Supreme Court notice to govt on unmanned railway crossings
The Supreme Court has described as ‘serious’ the fact that 40 per cent of railway-level crossings across the country are unmanned and account for 73 per cent of fatalities every year, and issued notice to the Centre in response to a PIL demanding the deployment of guards or gates at all 30,348 crossings.
“Despite so many casualties, the Railways have not taken any action to ensure safety and security of the public. These unmanned crossings are not only dangerous for those crossing railway tracks but also for passengers in case the train derails,” said the PIL filed by Ajay Gautam, a priest. We would like to examine the whole issue as it involves the safety of the public and train passengers. We are appointing senior lawyer Dinesh Dwivedi to assist us in the matter as an amicus curiae,” said the court, while issuing notice to the Railways on Friday.
“The issue raised in the PIL is serious. We are issuing notice to the Centre and Railways. We would like to examine the whole issue as it involves the safety of Indian citizens and train passengers. Railways is a Government entity and has a socio-obligatory role in giving basic protection to the citizens and society and is answerable. When the existing age-old railway system itself is not able to take care of accidents due to unmanned level crossings, how can the Government think of running bullet and high-speed trains in a country like India where more than 30,348 level crossings are unmanned? If level crossings on the prevailing ground-based rail-track system in the country do not give protection to general public, then Government should go and examine how Japan and China have built elevated high-speed rail-track systems in those countries and reduced casualties. We are appointing senior lawyer Dinesh Dwivedi to assist us in the matter as an amicus curiae,” said the court while issuing notice to the Railways.
The PIL said 11,563 of 30,348 crossings – or roughly 40 per cent – were unmanned. Quoting the Railways’ figures, Gautam contended that mishaps at crossings caused the highest number of casualties among railway accidents. He said they accounted for 60 per cent of the accidents and 73 per cent of fatalities. The PIL said accidents at unmanned crossings claimed 350 to 400 lives every year.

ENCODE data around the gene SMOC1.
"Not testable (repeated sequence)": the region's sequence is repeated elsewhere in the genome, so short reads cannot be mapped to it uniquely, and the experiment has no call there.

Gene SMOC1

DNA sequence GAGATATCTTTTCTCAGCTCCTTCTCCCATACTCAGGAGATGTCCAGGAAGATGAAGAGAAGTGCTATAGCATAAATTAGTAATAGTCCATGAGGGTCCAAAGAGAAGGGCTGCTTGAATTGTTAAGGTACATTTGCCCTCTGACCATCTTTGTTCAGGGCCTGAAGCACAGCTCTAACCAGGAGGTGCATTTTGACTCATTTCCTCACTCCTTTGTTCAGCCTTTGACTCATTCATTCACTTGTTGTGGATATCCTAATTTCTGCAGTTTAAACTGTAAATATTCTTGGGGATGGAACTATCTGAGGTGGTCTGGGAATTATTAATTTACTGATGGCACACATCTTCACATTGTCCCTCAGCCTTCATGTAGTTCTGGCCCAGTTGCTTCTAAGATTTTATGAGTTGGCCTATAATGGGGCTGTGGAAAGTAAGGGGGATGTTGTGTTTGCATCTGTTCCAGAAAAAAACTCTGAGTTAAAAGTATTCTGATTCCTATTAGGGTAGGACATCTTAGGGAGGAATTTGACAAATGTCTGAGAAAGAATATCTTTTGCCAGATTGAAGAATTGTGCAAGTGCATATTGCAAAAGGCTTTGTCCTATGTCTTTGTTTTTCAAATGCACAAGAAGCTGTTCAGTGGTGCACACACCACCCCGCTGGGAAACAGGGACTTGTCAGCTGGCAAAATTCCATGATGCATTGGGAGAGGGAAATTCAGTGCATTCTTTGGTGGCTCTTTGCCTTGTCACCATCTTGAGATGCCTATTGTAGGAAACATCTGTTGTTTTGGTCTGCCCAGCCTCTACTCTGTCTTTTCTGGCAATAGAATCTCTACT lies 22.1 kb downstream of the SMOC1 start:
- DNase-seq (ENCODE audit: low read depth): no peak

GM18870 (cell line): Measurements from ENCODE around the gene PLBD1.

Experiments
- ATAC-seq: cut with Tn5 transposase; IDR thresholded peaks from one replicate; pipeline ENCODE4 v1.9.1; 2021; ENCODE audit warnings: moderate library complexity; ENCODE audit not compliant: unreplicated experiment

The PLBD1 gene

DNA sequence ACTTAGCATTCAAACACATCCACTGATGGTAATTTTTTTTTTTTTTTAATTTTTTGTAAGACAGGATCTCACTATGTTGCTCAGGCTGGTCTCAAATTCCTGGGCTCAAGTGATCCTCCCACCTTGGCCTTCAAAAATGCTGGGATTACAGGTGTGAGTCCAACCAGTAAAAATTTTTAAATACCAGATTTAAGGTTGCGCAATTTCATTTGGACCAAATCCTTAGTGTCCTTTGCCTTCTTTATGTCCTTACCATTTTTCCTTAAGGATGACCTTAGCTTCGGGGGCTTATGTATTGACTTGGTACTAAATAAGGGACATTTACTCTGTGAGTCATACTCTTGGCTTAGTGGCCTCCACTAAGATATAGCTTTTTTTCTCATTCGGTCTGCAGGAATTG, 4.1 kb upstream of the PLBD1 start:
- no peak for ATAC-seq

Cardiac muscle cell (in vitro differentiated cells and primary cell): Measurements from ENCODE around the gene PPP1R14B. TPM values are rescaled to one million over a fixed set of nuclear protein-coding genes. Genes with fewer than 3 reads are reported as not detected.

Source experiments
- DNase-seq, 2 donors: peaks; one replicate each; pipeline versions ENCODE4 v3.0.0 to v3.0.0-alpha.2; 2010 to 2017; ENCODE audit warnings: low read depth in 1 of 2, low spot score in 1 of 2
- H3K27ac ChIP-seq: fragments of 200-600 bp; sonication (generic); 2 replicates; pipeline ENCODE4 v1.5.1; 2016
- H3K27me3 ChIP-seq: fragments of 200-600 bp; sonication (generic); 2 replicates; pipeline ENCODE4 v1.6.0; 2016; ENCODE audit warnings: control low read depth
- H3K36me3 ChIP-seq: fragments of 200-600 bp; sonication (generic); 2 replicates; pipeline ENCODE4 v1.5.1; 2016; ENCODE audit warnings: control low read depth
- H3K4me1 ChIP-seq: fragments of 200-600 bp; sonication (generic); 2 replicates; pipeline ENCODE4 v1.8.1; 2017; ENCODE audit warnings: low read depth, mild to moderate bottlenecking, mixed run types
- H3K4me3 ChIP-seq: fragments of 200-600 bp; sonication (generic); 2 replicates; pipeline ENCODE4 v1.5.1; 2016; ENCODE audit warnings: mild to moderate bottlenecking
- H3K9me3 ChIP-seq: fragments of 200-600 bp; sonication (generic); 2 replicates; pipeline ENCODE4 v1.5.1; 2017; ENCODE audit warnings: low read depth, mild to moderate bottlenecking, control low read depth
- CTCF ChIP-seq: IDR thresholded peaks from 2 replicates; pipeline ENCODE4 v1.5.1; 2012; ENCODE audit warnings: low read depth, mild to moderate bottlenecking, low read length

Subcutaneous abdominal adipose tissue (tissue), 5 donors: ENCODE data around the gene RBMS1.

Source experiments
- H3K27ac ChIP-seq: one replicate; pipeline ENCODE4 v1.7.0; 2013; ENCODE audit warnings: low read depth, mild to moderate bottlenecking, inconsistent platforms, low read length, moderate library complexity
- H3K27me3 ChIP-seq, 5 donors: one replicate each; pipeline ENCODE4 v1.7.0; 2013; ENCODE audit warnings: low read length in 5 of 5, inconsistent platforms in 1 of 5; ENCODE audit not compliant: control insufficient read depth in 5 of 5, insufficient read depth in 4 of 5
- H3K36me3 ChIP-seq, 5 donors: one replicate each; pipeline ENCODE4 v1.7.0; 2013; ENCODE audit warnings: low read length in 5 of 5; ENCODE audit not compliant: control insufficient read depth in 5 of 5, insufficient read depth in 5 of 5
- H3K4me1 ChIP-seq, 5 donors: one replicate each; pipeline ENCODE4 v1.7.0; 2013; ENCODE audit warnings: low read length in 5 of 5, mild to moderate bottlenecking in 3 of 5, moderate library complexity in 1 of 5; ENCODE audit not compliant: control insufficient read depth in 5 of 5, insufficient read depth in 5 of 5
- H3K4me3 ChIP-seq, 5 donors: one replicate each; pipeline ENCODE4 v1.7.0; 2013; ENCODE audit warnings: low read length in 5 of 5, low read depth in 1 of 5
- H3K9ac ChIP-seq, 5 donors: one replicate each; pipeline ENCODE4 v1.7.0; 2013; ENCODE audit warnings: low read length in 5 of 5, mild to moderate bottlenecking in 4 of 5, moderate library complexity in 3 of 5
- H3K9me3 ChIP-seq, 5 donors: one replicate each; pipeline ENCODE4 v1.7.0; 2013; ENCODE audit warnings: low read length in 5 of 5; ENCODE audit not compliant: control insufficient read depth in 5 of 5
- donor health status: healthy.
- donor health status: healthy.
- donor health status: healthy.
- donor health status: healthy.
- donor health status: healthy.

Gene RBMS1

Consumer court orders BSNL to compensate consumer
The local consumer court in Nashik has ordered Bharat Sanchar Nigam Limited (BSNL) to compensate a consumer for lack of proper coverage to his cellphone services, mental harassment and the expenses incurred for registering a case with the court. “The series of complaints clearly point out that BSNL was guilty of deficiency in services and hence the consumer should be given Rs 5,000 as part of compensation, Rs 5,000 as part of mental harassment and Rs 3,000 incurred for registering compliant with the court,” the court said in its order.
Sandeepkumar Brahmecha, in his complaint registered with the consumer court in October 2013, had claimed that he had taken BSNL’s mobile service and was using the phone for verbal communication as well as data transfer.
“There were a number of occasions when calls made were either cancelled or went on hold, or could not be completed and all such activities resulting not only in mental harassment but also loss in business,” the complainant said. He claimed that he had lost business to the tune of Rs 1.71 lakh and sought compensation. BSNL contended that the bills issued and the consumer paying it without any issues meant that the connection was clear. “The consumer is not a defaulter of the company and never has he raised issue about the loss of connection. Since there was no loss of connection, the case of loss in business does not arise. Also that the consumer enjoyed the connection and the service all the time even till date and if there was any issue about loss of connectivity he would have stopped the connection long back,” BSNL claimed. The court, however, categorically pointed out that the complainant had never said anything about the total loss of connectivity but about the lack of quality service that would allow him to work.